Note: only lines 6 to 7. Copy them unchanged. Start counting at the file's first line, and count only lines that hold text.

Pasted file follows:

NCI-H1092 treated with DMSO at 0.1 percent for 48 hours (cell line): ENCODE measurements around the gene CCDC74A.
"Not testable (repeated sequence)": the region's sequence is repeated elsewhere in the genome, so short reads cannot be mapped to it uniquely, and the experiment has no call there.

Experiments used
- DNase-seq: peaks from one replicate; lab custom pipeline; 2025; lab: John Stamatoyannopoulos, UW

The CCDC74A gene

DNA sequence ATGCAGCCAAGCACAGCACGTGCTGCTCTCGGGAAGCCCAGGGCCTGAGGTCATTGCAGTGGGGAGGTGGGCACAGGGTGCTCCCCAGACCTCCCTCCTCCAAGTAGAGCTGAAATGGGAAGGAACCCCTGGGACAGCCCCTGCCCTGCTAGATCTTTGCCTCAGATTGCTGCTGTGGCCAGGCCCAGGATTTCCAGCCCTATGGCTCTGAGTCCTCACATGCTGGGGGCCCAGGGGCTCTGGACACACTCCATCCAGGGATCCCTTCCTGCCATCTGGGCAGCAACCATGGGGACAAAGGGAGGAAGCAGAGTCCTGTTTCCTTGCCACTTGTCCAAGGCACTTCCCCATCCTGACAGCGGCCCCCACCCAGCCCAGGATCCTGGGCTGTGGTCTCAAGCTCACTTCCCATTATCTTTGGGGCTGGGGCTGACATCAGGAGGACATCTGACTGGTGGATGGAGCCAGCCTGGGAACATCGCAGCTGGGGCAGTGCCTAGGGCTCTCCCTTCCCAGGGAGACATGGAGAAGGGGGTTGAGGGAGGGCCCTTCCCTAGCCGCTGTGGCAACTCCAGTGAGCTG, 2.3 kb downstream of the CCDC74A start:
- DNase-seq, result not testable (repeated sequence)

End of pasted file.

DNA sequence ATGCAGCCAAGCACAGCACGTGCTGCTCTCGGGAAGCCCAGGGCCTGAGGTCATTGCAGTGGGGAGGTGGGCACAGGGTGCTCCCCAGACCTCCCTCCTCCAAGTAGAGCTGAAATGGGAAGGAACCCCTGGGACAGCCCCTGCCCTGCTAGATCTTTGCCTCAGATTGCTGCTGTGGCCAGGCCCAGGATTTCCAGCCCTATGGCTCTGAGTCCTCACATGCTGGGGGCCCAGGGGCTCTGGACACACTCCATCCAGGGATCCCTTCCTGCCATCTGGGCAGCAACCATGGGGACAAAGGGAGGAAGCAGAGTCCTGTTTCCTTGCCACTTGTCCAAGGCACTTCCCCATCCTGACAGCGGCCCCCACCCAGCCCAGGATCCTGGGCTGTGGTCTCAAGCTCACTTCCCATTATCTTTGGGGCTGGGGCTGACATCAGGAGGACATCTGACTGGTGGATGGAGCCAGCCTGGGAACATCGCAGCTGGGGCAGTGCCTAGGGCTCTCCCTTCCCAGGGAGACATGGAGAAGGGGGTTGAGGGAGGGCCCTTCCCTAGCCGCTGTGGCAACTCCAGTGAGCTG, 2.3 kb downstream of the CCDC74A start:
- DNase-seq, result not testable (repeated sequence)